Name: Bill Whipple ‘83
Current Hometown: Union, WV & Asheville, NC
Can you tell us about the work you are doing now?
Acornucopia Project (AP) is 10% nuts and 90% crazy people and aims to facilitate the restructuring of our agro/ socio/economic model with generative agriculture managed cooperatively by a nutwork of small, regional, autonomous operators. We can then sequester true wealth in the form of soil, water, carbon, jobs, and human dignity as a result of positive human relations with our environment and each other.
The AP is an economic feasibility study while we wait for our trees to come to bear.
If we can break even on wild foraged nuts then we will
make bank on cultivated orchards of improved genetics. from this sprung the “nutworking” aspect set on initiating autonomous regional community nutteries throughout our region and eventually a template that could eventually span the globe. It is understood that cooperation rather corporation will be the future if the human species intends to live under another model than master/slave.
[Bill also leads Barkslip’s Fruit School, teaching the public how to care for fruit and nut trees. He also offers his services to the private sector as a consultant and lecturer, using his 20 years of agricultural experience and permaculture training to help people live more abundantly and harmoniously with their environment.]
Will you explain the Nutty Buddy Collective (NBC) and what the group doing?
[The Nutty Buddy Collective is an Asheville-based agricultural business established in 2014 with the goal of working with community partners to bring native crops to local tables at an economically viable scale, in an ecologically viable way.]
The NBC is different than the acornucopia project. The NBC is land based and equipment based. More nuts and bolts, we have 8 acres of land so far planted in native perennial nut trees and fruit under 100 year leases. It is prime land around Asheville, NC and we didn’t pay a dollar for it so no debt with access to prime market. I have 4 younger partners in their 30’s that were reliable volunteers from my coordination of the edible parks who couldn’t afford land and I came up with the idea to utilize land under conservation to bridge land access between visionary landowners and energetic aspiring farmers. We are also the keepers of the regional nuttery and processing equipment where we process the four commodities from nuts- oil, grain, dairy and meat. With a cooperative continuum we intend to build on genetic selection of improved cultivars of native nuts over the last 100 years and keep making improvements indefinitely that adapt to changing climates, diseases, cultural trends, and socio economic instability.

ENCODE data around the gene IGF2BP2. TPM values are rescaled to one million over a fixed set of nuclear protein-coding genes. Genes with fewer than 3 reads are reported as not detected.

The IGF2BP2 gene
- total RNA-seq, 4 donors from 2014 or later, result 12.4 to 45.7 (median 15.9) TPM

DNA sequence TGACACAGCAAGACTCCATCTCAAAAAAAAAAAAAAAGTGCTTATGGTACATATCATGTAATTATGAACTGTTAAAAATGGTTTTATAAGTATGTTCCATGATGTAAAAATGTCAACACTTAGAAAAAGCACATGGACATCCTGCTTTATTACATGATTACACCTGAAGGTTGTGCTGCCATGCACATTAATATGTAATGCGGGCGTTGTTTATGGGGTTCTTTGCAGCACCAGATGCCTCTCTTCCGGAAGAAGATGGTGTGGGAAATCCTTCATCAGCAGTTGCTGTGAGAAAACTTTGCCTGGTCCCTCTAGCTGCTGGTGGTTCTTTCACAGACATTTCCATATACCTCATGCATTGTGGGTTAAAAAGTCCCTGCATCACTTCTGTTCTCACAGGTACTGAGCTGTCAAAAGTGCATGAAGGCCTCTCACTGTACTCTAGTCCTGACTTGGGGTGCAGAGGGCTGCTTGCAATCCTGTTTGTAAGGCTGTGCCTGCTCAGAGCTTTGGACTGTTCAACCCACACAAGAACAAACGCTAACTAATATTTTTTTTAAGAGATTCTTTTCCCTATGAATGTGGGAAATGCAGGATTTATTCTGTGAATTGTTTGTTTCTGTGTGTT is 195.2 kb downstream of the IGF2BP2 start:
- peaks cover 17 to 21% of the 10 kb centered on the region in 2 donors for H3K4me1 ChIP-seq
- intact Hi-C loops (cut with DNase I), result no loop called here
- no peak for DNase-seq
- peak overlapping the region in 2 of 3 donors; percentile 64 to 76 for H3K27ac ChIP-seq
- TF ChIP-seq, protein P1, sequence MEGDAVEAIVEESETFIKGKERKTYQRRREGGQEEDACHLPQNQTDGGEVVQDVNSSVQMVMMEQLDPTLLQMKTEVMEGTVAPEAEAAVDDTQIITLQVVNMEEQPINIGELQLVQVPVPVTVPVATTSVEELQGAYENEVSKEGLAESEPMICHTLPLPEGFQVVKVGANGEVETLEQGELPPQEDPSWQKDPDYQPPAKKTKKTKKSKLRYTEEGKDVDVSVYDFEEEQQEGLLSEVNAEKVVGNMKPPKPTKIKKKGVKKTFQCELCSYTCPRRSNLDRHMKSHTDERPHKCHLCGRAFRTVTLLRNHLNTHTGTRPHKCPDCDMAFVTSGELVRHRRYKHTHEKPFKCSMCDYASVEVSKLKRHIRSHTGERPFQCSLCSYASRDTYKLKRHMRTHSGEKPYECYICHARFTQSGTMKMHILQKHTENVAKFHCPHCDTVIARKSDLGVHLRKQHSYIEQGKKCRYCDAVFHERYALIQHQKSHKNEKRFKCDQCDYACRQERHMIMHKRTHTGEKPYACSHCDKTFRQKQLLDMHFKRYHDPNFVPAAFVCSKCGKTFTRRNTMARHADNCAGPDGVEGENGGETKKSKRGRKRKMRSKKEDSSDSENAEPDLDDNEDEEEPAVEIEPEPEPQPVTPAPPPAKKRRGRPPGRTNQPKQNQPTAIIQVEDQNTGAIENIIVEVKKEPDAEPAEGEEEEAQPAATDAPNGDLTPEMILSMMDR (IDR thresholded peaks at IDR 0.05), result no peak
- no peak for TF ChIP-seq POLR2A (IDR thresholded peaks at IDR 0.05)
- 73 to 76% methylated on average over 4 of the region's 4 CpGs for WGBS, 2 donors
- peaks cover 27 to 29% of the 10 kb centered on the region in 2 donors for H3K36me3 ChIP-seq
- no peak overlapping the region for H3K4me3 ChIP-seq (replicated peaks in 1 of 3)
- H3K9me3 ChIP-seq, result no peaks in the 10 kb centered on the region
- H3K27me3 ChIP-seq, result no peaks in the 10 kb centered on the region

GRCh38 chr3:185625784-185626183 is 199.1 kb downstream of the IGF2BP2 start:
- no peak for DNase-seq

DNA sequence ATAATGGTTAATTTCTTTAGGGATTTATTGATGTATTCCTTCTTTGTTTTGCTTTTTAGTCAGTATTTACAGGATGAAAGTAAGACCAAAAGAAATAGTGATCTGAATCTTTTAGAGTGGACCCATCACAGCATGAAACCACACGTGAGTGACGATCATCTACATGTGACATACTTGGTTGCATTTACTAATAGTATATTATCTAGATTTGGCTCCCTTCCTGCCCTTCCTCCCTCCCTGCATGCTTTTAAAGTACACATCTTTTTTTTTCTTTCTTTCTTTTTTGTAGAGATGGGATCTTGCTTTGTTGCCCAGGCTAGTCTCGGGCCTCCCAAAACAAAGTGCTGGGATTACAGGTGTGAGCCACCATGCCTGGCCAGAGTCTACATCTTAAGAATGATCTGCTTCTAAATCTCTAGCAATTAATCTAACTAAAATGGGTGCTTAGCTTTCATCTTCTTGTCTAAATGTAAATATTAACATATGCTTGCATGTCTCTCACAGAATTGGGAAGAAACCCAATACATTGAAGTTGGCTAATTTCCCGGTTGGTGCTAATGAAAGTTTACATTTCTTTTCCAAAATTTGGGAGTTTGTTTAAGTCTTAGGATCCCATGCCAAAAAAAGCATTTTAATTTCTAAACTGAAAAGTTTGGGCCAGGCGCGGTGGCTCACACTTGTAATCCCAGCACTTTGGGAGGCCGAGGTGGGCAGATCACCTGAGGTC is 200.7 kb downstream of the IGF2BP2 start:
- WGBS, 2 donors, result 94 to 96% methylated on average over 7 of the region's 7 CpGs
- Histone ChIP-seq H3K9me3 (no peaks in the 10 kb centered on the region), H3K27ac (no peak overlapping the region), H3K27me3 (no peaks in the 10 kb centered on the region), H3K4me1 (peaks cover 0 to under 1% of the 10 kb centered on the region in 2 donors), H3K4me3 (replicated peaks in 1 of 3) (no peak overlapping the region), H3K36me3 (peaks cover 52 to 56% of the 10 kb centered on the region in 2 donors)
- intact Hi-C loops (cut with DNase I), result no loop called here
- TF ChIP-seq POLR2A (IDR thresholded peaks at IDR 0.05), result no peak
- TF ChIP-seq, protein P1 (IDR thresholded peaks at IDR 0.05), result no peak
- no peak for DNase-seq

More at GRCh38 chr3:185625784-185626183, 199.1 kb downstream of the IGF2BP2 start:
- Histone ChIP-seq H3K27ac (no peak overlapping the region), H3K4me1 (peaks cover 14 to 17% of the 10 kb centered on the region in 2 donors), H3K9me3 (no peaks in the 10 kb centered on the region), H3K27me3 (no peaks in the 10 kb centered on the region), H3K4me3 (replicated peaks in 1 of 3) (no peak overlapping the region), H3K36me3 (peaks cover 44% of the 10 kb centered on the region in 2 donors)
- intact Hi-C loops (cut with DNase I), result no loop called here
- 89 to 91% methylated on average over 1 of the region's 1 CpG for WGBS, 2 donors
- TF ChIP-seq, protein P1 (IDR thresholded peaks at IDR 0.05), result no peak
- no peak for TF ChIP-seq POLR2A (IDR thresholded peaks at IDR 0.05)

Why did homesteading appeal to you?
Homesteading appealed to me because of my lack of understanding the bigger picture. To think I could go and hide and not be affected by the larger culture was naive. More so now than ever. That said, my farm is my laboratory, and after 34 years of orcharding in the same spot I have a perspective and relationship with trees that few people have these days. I am grateful for that, and it appears to me that it is time to be more involved in the community and share the unique insights I have gained from this work. The NBC and AP are confluences of a lifetime of eclectic experiences that have added unexpected necessities to these projects. Sterling was a flitter of a butterfly wing so long ago that propelled me on this circuitous journey.
How did Sterling influence your current career path?
It gave me the confidence to be just agriculturally dangerous enough to do stuff that nobody else does.
What is your most memorable Bounder/Expedition memory?
Walking around in the middle of the night alone as everyone slept. It was magically balmy and delightfully snowy like a dream. Dreams have subtle effects on our deep subconscious.
Any words of wisdom for the current Sterling generation?
Look beyond the obvious. Please!